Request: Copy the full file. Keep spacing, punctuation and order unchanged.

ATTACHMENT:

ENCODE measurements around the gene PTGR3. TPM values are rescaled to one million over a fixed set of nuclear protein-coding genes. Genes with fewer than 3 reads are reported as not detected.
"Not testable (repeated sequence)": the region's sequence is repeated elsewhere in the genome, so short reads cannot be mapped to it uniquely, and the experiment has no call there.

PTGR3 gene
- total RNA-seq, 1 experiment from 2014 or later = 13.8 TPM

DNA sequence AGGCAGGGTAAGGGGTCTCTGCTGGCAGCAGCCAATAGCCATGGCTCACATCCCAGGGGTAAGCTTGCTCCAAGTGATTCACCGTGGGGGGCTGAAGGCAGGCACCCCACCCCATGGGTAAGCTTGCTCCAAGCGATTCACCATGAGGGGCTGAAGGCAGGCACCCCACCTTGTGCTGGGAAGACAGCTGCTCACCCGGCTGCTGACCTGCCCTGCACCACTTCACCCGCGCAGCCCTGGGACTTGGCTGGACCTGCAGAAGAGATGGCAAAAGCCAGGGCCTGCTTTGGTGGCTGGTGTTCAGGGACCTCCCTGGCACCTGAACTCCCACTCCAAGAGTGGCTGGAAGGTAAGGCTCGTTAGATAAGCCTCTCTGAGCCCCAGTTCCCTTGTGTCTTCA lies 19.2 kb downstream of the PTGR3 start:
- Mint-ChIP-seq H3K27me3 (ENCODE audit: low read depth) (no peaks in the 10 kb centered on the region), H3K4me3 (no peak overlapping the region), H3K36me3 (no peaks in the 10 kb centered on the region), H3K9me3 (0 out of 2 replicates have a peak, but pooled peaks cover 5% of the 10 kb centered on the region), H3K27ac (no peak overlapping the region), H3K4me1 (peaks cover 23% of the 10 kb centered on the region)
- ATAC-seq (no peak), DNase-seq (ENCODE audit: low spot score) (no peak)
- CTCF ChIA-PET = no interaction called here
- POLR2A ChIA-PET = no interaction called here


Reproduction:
ENCODE measurements around the gene PTGR3. TPM values are rescaled to one million over a fixed set of nuclear protein-coding genes. Genes with fewer than 3 reads are reported as not detected.
"Not testable (repeated sequence)": the region's sequence is repeated elsewhere in the genome, so short reads cannot be mapped to it uniquely, and the experiment has no call there.

PTGR3 gene
- total RNA-seq, 1 experiment from 2014 or later = 13.8 TPM

DNA sequence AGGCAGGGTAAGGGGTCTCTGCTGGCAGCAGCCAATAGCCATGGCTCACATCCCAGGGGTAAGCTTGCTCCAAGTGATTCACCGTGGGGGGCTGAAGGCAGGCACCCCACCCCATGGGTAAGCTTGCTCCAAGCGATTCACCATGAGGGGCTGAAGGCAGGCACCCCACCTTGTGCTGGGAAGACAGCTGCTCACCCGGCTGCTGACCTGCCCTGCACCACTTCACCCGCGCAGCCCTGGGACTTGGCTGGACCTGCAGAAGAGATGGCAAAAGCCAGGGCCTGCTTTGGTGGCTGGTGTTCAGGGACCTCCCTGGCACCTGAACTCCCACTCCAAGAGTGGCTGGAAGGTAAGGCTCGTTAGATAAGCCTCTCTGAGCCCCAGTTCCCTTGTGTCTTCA lies 19.2 kb downstream of the PTGR3 start:
- Mint-ChIP-seq H3K27me3 (ENCODE audit: low read depth) (no peaks in the 10 kb centered on the region), H3K4me3 (no peak overlapping the region), H3K36me3 (no peaks in the 10 kb centered on the region), H3K9me3 (0 out of 2 replicates have a peak, but pooled peaks cover 5% of the 10 kb centered on the region), H3K27ac (no peak overlapping the region), H3K4me1 (peaks cover 23% of the 10 kb centered on the region)
- ATAC-seq (no peak), DNase-seq (ENCODE audit: low spot score) (no peak)
- CTCF ChIA-PET = no interaction called here
- POLR2A ChIA-PET = no interaction called here